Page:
Hierarchical INTegration, or HINT for short, is a computer benchmark that ranks a computer system as a whole (i.e. the entire computer instead of individual components). It measures the full range of performance, mostly based on the amount of work a computer can perform over time. A system with a very fast processor would likely be rated poorly if the buses were very poor compared to those of another system that had both an average processor and average buses. For example, in the past, Macintosh computers with relatively slow processor speeds (800 MHz) used to perform better than x86 based systems with processors running at nearly 2 GHz.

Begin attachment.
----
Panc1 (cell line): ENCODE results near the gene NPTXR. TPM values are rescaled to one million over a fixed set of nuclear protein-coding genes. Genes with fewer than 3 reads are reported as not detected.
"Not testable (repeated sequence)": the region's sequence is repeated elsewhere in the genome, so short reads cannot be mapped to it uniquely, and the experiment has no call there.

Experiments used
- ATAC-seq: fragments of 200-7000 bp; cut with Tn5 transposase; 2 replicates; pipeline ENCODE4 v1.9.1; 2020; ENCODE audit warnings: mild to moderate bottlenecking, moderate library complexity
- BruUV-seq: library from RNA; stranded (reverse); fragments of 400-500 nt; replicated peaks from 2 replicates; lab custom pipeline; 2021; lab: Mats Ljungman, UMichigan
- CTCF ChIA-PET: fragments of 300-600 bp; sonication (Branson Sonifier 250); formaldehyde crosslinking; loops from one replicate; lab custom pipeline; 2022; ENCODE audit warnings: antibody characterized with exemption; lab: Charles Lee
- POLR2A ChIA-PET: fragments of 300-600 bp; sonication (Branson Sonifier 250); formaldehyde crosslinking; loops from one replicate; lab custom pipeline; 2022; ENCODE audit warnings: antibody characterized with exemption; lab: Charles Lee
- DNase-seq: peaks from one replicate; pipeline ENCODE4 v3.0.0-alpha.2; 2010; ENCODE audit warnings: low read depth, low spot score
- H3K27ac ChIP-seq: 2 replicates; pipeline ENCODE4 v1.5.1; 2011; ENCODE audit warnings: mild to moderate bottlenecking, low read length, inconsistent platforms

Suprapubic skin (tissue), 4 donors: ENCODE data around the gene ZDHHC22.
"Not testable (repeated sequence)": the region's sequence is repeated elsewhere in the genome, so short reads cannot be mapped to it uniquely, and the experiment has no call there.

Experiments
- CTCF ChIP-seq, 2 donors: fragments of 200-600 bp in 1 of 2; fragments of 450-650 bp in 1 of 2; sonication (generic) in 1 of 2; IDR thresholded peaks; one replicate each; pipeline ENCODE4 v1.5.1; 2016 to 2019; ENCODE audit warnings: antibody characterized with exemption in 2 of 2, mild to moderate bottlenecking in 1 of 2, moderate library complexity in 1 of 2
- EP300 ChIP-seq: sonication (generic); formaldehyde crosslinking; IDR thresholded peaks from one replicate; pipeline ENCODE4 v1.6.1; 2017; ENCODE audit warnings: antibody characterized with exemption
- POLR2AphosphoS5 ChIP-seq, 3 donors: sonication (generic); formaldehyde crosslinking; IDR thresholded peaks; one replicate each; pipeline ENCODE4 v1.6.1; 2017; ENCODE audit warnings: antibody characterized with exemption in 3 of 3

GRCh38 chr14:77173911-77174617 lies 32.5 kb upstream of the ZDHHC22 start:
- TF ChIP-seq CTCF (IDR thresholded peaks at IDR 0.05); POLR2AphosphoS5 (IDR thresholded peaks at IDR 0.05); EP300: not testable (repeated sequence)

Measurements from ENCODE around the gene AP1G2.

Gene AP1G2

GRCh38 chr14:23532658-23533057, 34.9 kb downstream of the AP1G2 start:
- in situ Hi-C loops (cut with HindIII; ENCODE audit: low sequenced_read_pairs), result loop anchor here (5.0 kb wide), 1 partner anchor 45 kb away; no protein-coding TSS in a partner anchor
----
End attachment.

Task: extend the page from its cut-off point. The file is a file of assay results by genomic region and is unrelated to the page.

HINT is widely known[who?] for being almost immune to artificial optimization. HINT can be used by many computers ranging from a calculator to a supercomputer. It was developed at the U.S. Department of Energy's Ames Laboratory and is licensed under the terms of the GNU General Public License.
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